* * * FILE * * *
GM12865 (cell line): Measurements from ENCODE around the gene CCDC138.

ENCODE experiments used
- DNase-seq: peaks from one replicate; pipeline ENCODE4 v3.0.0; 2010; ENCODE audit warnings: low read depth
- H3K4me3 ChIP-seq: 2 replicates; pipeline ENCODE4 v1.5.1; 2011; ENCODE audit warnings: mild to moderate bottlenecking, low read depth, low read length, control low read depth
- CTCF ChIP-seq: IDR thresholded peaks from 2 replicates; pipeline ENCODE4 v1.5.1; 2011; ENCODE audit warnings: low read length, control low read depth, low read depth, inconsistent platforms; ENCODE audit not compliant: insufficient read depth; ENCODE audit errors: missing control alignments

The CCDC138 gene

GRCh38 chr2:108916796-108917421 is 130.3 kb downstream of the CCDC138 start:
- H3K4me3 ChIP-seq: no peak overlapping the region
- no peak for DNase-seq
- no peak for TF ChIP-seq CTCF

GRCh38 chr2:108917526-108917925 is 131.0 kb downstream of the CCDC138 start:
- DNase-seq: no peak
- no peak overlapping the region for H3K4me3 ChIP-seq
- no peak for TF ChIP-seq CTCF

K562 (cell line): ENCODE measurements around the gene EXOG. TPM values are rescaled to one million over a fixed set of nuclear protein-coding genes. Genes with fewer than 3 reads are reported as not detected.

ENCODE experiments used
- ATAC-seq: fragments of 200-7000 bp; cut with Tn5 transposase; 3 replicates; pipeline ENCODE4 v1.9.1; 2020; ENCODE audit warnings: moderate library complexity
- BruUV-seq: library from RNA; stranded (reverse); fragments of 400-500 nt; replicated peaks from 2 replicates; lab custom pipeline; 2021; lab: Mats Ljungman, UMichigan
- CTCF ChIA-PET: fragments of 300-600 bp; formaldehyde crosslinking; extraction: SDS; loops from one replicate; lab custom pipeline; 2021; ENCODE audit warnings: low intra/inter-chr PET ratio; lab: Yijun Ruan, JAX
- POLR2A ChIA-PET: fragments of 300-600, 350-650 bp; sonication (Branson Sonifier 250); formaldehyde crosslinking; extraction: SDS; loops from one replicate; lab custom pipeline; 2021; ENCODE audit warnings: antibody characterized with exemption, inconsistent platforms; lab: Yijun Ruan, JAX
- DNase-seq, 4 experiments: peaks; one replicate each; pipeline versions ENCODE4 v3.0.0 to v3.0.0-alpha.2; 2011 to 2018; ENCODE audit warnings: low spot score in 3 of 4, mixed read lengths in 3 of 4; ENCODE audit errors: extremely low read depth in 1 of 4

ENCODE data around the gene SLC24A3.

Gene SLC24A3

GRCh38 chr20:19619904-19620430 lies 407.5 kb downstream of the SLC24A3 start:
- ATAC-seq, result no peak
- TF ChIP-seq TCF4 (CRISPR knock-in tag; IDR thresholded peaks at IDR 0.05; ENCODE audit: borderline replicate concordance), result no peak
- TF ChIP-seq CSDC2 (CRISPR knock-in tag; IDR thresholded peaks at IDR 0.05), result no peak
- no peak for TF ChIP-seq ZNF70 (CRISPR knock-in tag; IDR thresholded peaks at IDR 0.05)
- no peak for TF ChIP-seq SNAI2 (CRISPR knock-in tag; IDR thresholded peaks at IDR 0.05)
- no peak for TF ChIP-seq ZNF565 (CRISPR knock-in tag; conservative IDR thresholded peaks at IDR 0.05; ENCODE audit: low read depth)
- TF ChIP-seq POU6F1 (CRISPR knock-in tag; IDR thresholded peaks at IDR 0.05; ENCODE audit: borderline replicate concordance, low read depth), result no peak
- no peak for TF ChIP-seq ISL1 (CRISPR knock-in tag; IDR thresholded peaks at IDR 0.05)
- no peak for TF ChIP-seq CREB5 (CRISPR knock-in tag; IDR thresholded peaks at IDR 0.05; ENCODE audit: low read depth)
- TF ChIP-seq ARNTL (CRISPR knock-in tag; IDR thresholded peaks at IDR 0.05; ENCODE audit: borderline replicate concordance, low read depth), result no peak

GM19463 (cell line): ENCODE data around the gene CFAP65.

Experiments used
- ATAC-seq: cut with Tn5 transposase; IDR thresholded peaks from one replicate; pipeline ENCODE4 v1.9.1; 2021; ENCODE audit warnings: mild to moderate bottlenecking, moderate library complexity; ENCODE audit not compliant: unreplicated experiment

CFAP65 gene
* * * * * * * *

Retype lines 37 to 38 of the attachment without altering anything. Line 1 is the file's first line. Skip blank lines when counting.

- ATAC-seq: cut with Tn5 transposase; IDR thresholded peaks from one replicate; pipeline ENCODE4 v1.9.1; 2021; ENCODE audit warnings: mild to moderate bottlenecking, moderate library complexity; ENCODE audit not compliant: unreplicated experiment

CFAP65 gene